Here comes Aunt Mary again. She doesn’t do much online so it’s not going to mean anything to her if you use an example about spam. Your 5 year old probably has no idea what you are referring to when you talk about a broken record. Someone who has never been to the United States may have a blank stare when you mention Uncle Sam. I actually have an Uncle Sam so maybe they thought I was talking about him. Make sure the examples you give mean something (preferably the SAME something) to the person you are trying to relate to.
5. We can alter our body language.
It’s not polite to point or stare, but sometimes that can make a point. Discern when certain body language would be appropriate, useful, helpful, or contraindicated!
6. We can carefully plan the timing.
While at 3pm we might be ready for a phone chat, my daughter (currently in Russia half way around the world) would be sleeping. Timing is everything! Make sure you aren’t catching someone at a bad time. Have they just lost a loved one? Now might not be the best time to confront them about the $5 they owe you. Has your husband just come home from a tough day at work? You might want to wait a few hours for him to unwind before asking him to fix the garbage disposal.
7. We can share more of ourselves.
It may feel more like an interrogation than a discussion if we ask our new neighbor all about their successful online business. Share a little of yourself in the discussion and see how helpful you might be to them instead of grilling them for success tips.
8. We can ask about them.
On the other hand, we may sound like we’re tooting our own horn if we monopolize the entire conversation with stories about how awesome we are! That same neighbor might wonder if you are applying for a job. Instead of plowing through a speech about how Bob should vote for Jim Smith, you might ask how he feels about Jim. Find out what he thinks and then have an old fashioned discussion where you share ideas.
Can we go too far in trying to relate to someone? Indeed, I believe we can. What is too far? I believe that line is crossed at different points for each of us. Just as the people we are communicating with are not cookie-cutter people, so we are as well. While one of us may be perfectly comfortable having a glass of wine with dinner as he relates to a French family where this is customary, another may not feel comfortable drinking at all. Is one wrong and one right? No. Is one or the other more righteous? Not necessarily. We’re not talking about getting drunk here, but for a recovering alcoholic or even someone like myself who chooses not to drink, this would be going too far. Each crosses that line at a different point prompting the Holy Spirit to convict us when we get close. We should listen carefully to it when it speaks.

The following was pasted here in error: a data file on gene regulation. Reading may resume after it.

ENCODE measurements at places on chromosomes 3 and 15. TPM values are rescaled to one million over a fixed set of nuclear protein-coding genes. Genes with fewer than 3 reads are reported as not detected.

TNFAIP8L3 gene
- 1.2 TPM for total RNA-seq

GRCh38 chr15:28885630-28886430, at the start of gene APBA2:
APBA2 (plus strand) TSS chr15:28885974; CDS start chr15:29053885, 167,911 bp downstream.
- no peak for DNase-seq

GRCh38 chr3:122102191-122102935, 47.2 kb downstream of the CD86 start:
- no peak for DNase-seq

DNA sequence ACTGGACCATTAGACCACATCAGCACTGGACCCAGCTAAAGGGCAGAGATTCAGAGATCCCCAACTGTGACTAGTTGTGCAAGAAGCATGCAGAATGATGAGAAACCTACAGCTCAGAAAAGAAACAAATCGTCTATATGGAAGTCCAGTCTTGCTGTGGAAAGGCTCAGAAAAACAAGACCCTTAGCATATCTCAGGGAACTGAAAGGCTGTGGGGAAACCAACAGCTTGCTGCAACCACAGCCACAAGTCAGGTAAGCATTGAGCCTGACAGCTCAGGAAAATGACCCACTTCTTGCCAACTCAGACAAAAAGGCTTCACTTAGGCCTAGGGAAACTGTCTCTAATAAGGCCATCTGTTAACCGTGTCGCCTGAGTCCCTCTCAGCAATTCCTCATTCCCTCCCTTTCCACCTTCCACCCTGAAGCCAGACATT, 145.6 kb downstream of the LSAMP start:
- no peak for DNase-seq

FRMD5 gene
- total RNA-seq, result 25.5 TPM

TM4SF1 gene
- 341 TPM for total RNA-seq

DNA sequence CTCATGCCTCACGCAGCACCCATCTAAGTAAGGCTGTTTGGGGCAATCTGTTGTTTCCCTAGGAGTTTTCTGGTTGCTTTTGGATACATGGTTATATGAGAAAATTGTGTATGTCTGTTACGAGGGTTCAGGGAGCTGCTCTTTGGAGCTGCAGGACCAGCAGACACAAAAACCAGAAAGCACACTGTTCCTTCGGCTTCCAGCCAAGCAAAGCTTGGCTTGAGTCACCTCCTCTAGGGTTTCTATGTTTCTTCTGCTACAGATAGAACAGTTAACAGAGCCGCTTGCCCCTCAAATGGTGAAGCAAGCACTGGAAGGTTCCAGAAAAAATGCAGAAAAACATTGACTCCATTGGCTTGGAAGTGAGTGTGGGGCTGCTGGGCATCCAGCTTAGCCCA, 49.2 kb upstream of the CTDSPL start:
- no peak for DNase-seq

Whether or not you have used these techniques before and wherever is your threshold, it is important that you make a conscious decision to do so in circumstances when you are in need of relating to others—most especially when you are discussing a topic as important as salvation.
JoJo Tabares holds a degree in Speech Communication, but it is her humorous approach to communication skills which has made her a highly sought-after Christian speaker and writer. Her articles appear in homeschool publications, such as Homeschool Enrichment Magazine and The Old Schoolhouse Magazine, which also endorses her Say What You Mean curricula. You can also find JoJo on web sites such as Crosswalk.com and Dr.Laura.com. For more information on communication FUNdamentals and Christian-based communication skills for the whole family, please visit http://www.ArtofEloquence.com